Search
  • Dr. Emily W. King

What to Expect When Kids Return to School



For many of us who chose the option of in-person learning for our children; it's time. Students are beginning to return to the school building on various plans and timeframes. Some siblings are even on different plans, including my own two sons. We have kept one son virtual and one son hybrid, with the hope that he can return as soon as it's safe to do so. Why the difference? We made each decision based on their mental health. Because they are very different people, ultimately they had different mental health needs.


As a child psychologist, I always have children's mental health in mind. While some students have been doing okay learning remotely, many have not. Children's mental health has suffered as they are missing friends and play interactions, academics have suffered as some have not been able to pay attention to class virtually, and physical health has suffered as many children have not been moving their bodies as much as needed to support their development. In fact, a new (and not surprising) study just showed that remote students are more stressed than their peers who have been learning in-person during the pandemic.


So, when the time comes for children to return, how do we actually talk to them about it? Many of us have been explaining for an entire year that it's safer to stay home and now we are explaining it's safer to return. The CDC has given adults helpful information, and I created the social story "Safely Back to School" to help parents talk to young children about the changes in science and expected safety measures when returning to the classroom.



All adults are ready for this transition. Teachers are ready. Parents are certainly ready. But what about our kids? What can we expect as our children transition back to the building? This, of course, will depend on the age of the student, but I have a few thoughts on what we might expect to see.


Expect Fatigue


Remember how worn out your child was the first week of Kindergarten? Expect that level of fatigue. Not only are kids not used to moving their bodies around a school building, if they are going from online learning, they are also not used to wearing masks and following extra rules. At this point in the year, most students are ready and willing to follow added rules, but added rules take added energy.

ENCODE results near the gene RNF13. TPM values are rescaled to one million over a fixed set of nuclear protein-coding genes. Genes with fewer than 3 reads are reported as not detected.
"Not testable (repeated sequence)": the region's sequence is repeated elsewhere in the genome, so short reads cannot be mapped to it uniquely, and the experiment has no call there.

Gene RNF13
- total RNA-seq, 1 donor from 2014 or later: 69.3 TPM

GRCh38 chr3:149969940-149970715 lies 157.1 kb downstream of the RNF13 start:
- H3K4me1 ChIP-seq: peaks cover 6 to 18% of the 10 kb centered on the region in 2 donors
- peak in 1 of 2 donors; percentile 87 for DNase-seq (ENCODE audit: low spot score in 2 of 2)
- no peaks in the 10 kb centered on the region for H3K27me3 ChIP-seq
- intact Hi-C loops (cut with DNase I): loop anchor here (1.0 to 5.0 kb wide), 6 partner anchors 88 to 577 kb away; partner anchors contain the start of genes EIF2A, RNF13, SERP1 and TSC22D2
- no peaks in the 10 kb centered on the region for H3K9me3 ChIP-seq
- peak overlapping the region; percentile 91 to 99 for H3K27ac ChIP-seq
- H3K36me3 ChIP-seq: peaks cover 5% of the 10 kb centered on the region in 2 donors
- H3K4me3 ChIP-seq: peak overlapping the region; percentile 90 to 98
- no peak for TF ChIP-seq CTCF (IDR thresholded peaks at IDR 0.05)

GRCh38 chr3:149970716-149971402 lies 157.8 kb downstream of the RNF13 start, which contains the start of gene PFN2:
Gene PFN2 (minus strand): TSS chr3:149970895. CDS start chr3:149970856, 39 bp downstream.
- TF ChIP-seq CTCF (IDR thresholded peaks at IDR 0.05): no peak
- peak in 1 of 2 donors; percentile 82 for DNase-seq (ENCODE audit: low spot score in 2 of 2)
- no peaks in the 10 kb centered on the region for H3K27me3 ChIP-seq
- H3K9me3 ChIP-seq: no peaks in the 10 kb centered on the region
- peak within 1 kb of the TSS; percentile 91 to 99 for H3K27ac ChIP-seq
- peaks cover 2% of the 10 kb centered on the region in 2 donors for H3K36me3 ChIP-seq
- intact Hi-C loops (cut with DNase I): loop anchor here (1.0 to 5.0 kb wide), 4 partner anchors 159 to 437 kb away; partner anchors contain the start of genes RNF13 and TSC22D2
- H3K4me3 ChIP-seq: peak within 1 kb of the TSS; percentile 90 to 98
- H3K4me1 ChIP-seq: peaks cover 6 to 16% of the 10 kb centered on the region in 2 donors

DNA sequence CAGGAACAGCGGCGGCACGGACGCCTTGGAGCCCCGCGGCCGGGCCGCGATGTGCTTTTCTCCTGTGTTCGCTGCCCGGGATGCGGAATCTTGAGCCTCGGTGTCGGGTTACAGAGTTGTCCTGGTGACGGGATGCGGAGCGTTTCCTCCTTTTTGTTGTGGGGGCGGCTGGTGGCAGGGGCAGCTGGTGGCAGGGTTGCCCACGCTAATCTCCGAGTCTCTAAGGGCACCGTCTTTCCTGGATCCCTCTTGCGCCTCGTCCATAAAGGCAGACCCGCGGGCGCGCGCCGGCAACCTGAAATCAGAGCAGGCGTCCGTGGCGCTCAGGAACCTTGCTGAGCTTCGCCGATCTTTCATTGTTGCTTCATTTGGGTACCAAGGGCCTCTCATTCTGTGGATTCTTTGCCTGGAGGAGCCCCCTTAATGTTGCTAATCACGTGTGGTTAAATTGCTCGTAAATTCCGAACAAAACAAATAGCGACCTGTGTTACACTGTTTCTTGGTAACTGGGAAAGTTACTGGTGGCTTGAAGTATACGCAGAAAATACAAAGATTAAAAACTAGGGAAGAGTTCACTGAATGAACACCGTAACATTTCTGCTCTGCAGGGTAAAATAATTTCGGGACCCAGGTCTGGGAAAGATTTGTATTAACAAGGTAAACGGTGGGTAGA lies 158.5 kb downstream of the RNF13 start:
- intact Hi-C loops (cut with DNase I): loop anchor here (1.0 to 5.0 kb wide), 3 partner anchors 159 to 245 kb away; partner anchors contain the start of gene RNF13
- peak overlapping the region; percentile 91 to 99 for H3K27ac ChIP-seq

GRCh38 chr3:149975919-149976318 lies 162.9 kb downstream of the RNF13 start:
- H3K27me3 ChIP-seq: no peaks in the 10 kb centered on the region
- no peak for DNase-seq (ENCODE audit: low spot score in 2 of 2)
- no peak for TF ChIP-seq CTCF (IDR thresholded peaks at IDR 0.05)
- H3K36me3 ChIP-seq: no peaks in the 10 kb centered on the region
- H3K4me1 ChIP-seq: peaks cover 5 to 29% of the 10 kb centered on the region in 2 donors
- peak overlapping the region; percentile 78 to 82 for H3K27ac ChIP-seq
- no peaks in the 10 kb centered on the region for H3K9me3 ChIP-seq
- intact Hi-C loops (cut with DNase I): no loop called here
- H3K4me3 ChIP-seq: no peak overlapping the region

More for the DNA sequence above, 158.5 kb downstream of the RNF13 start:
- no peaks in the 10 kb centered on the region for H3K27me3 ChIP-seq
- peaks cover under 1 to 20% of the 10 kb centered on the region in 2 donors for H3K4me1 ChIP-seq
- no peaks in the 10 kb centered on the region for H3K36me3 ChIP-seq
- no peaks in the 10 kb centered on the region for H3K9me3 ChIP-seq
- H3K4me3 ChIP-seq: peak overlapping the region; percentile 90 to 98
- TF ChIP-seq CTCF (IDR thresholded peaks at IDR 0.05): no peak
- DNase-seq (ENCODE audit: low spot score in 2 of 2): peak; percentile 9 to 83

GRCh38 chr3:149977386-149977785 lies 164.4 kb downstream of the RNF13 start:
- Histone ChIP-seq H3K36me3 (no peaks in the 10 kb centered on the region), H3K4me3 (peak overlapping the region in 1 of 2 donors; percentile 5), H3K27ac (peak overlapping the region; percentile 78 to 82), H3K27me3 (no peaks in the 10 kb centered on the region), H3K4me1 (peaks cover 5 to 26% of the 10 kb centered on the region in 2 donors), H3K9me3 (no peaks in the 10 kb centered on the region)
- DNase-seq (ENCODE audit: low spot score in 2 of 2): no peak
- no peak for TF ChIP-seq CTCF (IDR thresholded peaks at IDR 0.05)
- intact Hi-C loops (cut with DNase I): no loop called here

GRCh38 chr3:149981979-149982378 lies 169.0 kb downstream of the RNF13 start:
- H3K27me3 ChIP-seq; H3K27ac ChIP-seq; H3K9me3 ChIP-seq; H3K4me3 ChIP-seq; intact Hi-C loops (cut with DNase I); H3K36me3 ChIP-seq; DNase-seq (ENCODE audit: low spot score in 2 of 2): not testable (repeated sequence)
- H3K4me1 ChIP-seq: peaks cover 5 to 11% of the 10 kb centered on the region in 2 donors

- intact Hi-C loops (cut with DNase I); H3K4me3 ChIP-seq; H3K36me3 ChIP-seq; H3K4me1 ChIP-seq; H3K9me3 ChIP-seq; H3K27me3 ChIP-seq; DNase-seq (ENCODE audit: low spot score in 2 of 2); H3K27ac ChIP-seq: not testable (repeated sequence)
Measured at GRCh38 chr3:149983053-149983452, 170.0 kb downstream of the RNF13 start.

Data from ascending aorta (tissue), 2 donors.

Students will not only be tired from following added rules, but also from processing new routines, new sounds, and new adjustments to school spaces. This all takes energy. Kids are incredibly resilient, though. We have learned from many private schools opening this year that most students have been able to adapt to in-person learning with masks and social distancing; it just takes more energy. Expect your child to need more sleep and also to potentially have a shorter emotional fuse that first week or two, which leads me to my next point.


Expect Some Irritability


When we are worn out, we have less emotional stamina to control our reactions to challenging situations. I'm pretty sure the all of humanity learned what their threshold of emotional fatigue was during quarantine. Let's put those lessons to use. What is your child's limit to fatigue? When you see irritability, a need for control, or an emotional meltdown at something your child could handle before, this is a sign that they are emotionally fatigued and need more resources in their tank to get through the day. Communicate your child's fatigue to their teacher and come up with a plan. Again, kids are resilient and most will adapt, but seek professional guidance if your child is becoming aggressive with themselves or anyone else.



Expect Social Interactions to Improve (Slightly)


I'm just going to keep it real with this one. Yes, kids will be able to communicate and play with each other in person, but most kids I have talked with this year who have been learning in person have still reported that it's still not as awesome as socializing pre-COVID. So, while in-person hanging out at a distance with masks is better than Zoom, it's not going to solve everything. Validate that for your child and help them know what to expect. We will eventually get back to a world where we will give unmasks hugs, but we still have some work to do.


Expect Kids to Notice Academic Differences